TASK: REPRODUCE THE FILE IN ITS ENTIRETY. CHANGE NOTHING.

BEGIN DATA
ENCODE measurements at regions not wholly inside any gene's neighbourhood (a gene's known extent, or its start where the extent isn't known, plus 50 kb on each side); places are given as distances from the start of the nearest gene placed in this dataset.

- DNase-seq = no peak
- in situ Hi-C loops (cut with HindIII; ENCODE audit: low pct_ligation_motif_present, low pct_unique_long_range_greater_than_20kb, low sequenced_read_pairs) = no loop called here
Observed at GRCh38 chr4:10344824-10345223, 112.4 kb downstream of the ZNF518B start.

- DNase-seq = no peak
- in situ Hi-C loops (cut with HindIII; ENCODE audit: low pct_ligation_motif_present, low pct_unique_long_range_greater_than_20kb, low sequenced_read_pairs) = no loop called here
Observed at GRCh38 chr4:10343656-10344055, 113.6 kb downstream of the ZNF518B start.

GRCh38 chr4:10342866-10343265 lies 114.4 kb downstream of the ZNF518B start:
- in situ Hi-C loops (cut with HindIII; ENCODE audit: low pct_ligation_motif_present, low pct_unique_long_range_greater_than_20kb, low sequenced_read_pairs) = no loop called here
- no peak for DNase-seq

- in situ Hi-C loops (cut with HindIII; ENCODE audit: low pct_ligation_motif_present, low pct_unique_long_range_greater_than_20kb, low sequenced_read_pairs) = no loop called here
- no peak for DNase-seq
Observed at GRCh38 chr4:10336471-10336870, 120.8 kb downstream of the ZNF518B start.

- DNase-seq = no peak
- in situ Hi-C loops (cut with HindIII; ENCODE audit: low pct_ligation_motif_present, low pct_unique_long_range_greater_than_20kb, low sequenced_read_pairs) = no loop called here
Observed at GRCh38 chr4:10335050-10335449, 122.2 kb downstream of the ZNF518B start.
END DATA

ENCODE measurements at regions not wholly inside any gene's neighbourhood (a gene's known extent, or its start where the extent isn't known, plus 50 kb on each side); places are given as distances from the start of the nearest gene placed in this dataset.

- DNase-seq = no peak
- in situ Hi-C loops (cut with HindIII; ENCODE audit: low pct_ligation_motif_present, low pct_unique_long_range_greater_than_20kb, low sequenced_read_pairs) = no loop called here
Observed at GRCh38 chr4:10344824-10345223, 112.4 kb downstream of the ZNF518B start.

- DNase-seq = no peak
- in situ Hi-C loops (cut with HindIII; ENCODE audit: low pct_ligation_motif_present, low pct_unique_long_range_greater_than_20kb, low sequenced_read_pairs) = no loop called here
Observed at GRCh38 chr4:10343656-10344055, 113.6 kb downstream of the ZNF518B start.

GRCh38 chr4:10342866-10343265 lies 114.4 kb downstream of the ZNF518B start:
- in situ Hi-C loops (cut with HindIII; ENCODE audit: low pct_ligation_motif_present, low pct_unique_long_range_greater_than_20kb, low sequenced_read_pairs) = no loop called here
- no peak for DNase-seq

- in situ Hi-C loops (cut with HindIII; ENCODE audit: low pct_ligation_motif_present, low pct_unique_long_range_greater_than_20kb, low sequenced_read_pairs) = no loop called here
- no peak for DNase-seq
Observed at GRCh38 chr4:10336471-10336870, 120.8 kb downstream of the ZNF518B start.

- DNase-seq = no peak
- in situ Hi-C loops (cut with HindIII; ENCODE audit: low pct_ligation_motif_present, low pct_unique_long_range_greater_than_20kb, low sequenced_read_pairs) = no loop called here
Observed at GRCh38 chr4:10335050-10335449, 122.2 kb downstream of the ZNF518B start.